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Benefits of prescribing a mild or traditional ketogenic diet

The ketogenic diet, an extremely low-carbohydrate diet, is used to treat certain medical conditions, such as epilepsy and type 2 diabetes, but isn’t recommended as a long-term diet or for the general population, despite recent media-hype.

Instead, a mild-ketogenic diet may offer a safer alternative to many individuals who want to achieve significant weight-loss, reversal of long-term chronic health disorders, clearer skin, improved mental health and wellbeing, improved sleep and increased energy, according to Practicing Dietician Kate Save.

What is a mild-ketogenic diet?

Mild-keto is a low-carbohydrate diet (50-70 grams per day) to achieve a mild state of nutritional ketosis, which effectively burns fat, resulting in rapid weight loss.

An advocate for the mild-ketogenic diet, Ms Save maintains that it is more sustainable than a traditional ketogenic diet, which can be damaging to the body long-term.
“Mild-keto ensures people can eat from the five food groups and get all of their nutrients and vitamins.

“Mild nutritional ketosis is a state in which the ketone levels in our body are only slightly elevated (0.3-1.5mmol/l), in comparison to other more extreme ketogenic diets that reach a higher level of ketosis," said Ms Save. 

The mild-ketogenic diet and weight loss

A dietitian-guided mild ketogenic diet is equally effective in achieving weight-loss as its more extreme counterpart.

“Evidence demonstrates that the effects of mild nutritional ketosis on weight loss are similar to that of the more extreme levels of ketosis without severe side effects.

“Placing individuals into a mild state of nutritional ketosis means we can manage side effects.

“Mild nutritional ketosis is a state in which your body switches from using sugar as a primary energy source to using our stored body fat.

“This involves limiting the amount of sugar consumed in the diet, such as eliminating refined sugar and decreasing carbohydrates. And by doing so, your body begins to deplete sugar stores (glycogen).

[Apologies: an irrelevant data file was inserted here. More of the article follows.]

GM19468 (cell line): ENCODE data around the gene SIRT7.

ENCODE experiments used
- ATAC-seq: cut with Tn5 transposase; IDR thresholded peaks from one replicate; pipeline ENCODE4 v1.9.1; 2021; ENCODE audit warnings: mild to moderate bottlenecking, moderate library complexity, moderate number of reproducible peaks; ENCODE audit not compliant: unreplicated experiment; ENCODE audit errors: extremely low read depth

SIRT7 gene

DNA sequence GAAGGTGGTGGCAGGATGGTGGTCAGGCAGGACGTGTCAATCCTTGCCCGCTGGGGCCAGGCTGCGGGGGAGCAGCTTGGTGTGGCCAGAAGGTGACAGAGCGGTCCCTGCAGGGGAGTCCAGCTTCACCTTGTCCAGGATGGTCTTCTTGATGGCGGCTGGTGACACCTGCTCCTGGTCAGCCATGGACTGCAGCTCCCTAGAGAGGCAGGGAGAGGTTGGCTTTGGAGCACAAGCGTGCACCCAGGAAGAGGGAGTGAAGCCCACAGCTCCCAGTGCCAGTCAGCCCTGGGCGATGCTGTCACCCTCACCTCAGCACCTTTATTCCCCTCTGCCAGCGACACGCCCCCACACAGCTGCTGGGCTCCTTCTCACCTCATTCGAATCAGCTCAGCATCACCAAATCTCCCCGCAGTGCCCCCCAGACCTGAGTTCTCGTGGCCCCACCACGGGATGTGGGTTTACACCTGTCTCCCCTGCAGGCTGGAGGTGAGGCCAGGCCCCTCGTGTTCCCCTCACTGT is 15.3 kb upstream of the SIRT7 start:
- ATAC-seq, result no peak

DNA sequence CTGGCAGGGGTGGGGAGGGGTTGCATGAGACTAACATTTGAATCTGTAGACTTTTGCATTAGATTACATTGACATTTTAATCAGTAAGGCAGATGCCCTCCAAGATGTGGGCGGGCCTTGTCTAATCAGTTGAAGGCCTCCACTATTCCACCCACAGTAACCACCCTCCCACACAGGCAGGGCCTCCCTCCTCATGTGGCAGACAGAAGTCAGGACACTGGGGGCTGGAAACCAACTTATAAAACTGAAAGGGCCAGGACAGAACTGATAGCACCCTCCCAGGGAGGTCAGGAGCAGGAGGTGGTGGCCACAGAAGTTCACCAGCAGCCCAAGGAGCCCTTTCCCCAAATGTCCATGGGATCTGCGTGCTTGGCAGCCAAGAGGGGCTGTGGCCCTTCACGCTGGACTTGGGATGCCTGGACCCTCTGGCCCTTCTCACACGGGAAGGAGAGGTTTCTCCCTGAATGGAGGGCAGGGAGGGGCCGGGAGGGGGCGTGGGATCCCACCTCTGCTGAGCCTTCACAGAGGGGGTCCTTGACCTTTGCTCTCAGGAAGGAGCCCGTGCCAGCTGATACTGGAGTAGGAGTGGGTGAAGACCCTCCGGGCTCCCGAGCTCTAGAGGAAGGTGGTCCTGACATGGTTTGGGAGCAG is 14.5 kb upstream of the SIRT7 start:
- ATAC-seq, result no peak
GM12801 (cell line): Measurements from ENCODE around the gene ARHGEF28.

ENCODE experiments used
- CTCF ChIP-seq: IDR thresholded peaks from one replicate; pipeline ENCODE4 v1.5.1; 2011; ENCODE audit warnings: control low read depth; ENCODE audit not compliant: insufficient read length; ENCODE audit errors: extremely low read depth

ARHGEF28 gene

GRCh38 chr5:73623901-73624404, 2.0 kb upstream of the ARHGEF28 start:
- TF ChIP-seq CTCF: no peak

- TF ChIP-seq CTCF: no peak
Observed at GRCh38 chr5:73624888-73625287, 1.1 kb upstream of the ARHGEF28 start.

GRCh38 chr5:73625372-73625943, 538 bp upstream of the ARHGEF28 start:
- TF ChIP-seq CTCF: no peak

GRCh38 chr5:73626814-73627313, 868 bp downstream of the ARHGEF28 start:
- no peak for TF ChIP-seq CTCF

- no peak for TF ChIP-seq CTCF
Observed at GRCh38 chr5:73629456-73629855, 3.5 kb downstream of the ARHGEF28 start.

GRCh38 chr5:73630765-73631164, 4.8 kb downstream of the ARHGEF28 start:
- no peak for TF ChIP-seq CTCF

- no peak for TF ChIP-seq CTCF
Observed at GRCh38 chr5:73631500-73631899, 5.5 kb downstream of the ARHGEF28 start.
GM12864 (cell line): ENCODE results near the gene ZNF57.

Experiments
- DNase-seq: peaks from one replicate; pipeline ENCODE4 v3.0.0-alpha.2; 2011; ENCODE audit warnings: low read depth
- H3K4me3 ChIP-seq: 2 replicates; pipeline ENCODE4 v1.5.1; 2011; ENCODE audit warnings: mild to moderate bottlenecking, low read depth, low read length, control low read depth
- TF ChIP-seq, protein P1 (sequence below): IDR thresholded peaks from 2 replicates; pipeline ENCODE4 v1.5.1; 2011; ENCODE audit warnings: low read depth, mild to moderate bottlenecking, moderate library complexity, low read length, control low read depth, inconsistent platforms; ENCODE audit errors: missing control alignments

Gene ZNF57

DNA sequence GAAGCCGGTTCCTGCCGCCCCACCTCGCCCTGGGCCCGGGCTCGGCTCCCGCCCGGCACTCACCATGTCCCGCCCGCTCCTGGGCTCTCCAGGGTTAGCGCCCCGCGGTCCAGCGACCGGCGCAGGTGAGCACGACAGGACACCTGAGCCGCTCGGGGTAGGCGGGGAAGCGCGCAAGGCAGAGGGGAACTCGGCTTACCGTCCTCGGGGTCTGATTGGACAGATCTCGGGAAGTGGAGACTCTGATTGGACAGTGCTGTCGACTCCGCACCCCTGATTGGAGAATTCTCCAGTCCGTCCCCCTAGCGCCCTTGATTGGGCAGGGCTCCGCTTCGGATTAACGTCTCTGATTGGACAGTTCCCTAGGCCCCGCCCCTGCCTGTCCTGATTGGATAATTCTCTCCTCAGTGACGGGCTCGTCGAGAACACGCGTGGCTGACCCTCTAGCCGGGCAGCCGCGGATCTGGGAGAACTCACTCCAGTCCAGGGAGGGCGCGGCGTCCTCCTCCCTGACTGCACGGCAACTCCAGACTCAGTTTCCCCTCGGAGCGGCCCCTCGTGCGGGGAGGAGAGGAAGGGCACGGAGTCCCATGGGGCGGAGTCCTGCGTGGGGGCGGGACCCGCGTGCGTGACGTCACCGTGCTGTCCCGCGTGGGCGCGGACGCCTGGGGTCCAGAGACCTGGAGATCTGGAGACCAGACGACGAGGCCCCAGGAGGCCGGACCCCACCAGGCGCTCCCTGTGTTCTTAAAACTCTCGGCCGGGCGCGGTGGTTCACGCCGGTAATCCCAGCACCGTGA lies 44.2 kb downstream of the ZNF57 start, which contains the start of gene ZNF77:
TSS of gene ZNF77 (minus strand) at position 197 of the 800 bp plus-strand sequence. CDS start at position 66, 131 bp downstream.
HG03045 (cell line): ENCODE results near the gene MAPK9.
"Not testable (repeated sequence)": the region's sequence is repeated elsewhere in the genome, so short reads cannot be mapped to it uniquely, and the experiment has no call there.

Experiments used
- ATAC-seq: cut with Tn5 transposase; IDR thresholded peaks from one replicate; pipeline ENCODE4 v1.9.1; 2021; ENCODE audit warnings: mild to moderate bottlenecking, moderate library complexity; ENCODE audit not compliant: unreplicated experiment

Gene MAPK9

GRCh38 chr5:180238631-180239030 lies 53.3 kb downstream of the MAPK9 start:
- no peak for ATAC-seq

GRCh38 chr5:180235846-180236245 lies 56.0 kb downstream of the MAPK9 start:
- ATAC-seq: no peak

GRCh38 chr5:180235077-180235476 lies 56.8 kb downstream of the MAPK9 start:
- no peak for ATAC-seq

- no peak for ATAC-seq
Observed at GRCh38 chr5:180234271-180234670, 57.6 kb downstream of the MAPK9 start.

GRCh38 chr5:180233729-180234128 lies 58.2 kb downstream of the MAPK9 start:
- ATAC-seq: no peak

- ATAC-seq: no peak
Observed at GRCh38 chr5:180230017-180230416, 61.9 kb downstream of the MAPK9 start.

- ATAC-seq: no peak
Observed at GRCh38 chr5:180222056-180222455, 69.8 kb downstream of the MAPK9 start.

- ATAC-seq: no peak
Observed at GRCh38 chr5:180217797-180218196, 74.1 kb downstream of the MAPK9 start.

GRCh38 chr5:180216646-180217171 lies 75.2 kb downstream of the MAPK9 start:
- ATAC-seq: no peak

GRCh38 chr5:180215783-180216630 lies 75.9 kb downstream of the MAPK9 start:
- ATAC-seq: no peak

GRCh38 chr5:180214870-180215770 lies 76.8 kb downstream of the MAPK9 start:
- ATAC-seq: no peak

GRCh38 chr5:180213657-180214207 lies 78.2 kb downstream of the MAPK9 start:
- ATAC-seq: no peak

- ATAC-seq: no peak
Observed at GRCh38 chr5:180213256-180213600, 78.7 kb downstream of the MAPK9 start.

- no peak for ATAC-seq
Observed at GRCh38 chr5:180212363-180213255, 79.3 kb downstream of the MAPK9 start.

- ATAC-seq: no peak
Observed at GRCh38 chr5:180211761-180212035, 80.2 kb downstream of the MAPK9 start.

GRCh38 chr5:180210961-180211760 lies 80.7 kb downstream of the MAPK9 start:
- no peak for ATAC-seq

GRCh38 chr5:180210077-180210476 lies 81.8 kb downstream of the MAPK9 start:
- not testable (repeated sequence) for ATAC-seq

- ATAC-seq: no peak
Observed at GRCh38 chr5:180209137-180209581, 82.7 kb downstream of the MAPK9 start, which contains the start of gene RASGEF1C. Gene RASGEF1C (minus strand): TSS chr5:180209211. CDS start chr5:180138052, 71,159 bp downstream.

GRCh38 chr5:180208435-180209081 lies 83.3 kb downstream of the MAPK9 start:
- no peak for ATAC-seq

“Your body then needs to source energy from elsewhere, thus targeting stored body fat. This process produces ketones," said Ms Save.

What’s it like to be on a ketogenic diet?

Adam Johnson, a recent keto-convert, said while weight-loss wasn’t his primary motivation for trying a ketogenic diet, he has lost seven kilograms in two months.

“I can honestly say I’ve never felt better.

“The idea of returning to a whole food diet similar to our ancestors, really made sense.

"The first two weeks were the most difficult, cravings for carbohydrates and sugar did test my resolve to continue.

"The second week, I was lacking in energy and had flu-like symptoms.

"When I entered week three, the symptoms and cravings were gone, energy levels increased, and I haven't looked back," said Mr Johnson.

"It was a different experience for Natalie Gumz, who said while she didn't have food cravings on the ketogenic diet, her energy levels dropped significantly.

"I enjoyed the food and didn't have any cravings for high carbohydrate foods, but the first three weeks were hard with an extreme lack of energy.

“I couldn’t maintain my pre-keto exercise routines.

“I also developed digestive issues and bloating, but probiotics helped me through this stage.

"After three weeks my energy returned, digestion returned to normal, and I started to feel great.

"I have to admit that the first three weeks made me question if I had made the right decision.

“After my body adjusted to a keto lifestyle, I have experienced better gut health, higher energy and my mental clarity seems to have improved,” said Ms Gumz.

Therapeutic benefits of prescribing a traditional ketogenic diet

There are many variations of the ketogenic diet which have been successfully used to treat health conditions, including Type 2 diabetes, obesity, non-alcoholic fatty liver disease, polycystic ovarian syndrome and, increasingly, brain disorders such as autism and Parkinson’s Disease.

“Low-calorie ketogenic diets have been used widely for the treatment of obesity and obesity-related co-morbidity.

“Studies have found that ketogenic diets can lower blood pressure, improve cholesterol, decreasing the level of triglycerides, LDL cholesterol and blood glucose, and increasing the level of HDL cholesterol.